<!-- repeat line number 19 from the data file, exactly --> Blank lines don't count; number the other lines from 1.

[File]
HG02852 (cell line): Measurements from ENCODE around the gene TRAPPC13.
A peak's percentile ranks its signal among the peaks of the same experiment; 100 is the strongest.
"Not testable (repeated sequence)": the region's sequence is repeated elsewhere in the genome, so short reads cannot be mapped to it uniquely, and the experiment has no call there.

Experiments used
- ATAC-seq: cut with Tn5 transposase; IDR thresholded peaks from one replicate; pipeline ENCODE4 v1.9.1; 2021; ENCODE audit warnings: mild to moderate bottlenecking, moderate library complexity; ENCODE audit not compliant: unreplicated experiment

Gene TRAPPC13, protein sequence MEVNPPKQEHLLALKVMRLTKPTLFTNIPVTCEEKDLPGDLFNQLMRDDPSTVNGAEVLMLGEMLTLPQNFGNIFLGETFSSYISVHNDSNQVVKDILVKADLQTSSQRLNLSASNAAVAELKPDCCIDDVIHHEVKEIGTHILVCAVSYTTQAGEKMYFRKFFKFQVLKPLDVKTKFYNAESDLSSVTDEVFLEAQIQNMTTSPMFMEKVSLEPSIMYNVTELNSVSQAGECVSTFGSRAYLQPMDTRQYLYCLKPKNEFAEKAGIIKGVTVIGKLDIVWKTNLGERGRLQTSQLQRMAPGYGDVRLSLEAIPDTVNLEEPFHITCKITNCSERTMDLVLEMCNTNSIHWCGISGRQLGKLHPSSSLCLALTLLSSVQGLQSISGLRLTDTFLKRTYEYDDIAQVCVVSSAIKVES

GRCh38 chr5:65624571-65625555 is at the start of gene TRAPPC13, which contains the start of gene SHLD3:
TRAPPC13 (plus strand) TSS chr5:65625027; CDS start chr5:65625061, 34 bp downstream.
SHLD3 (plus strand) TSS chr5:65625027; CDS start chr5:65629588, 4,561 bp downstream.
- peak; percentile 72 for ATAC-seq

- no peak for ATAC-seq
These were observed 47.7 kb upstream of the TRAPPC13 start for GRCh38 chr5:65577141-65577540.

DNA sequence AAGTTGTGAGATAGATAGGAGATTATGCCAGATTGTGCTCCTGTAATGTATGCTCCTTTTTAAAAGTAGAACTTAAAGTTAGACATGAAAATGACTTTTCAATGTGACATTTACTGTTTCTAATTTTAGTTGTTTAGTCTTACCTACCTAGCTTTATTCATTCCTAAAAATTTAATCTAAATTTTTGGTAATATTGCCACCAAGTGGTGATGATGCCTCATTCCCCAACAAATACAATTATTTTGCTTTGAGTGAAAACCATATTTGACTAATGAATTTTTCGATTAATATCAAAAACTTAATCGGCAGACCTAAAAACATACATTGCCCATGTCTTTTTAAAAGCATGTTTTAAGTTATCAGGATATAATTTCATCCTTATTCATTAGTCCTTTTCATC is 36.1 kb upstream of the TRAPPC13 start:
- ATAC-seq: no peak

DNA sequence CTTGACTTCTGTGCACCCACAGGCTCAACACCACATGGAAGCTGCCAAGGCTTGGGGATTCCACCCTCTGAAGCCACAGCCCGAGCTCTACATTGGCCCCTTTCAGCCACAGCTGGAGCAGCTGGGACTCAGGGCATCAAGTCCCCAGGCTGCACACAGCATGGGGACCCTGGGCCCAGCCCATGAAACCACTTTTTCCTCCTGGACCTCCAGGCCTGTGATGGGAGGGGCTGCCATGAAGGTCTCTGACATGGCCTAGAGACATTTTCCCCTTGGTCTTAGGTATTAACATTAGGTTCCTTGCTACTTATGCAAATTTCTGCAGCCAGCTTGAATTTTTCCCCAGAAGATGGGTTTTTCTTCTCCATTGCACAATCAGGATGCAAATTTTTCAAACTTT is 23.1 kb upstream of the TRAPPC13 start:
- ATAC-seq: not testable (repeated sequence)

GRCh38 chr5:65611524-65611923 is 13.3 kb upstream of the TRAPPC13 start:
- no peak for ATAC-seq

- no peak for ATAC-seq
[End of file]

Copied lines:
- no peak for ATAC-seq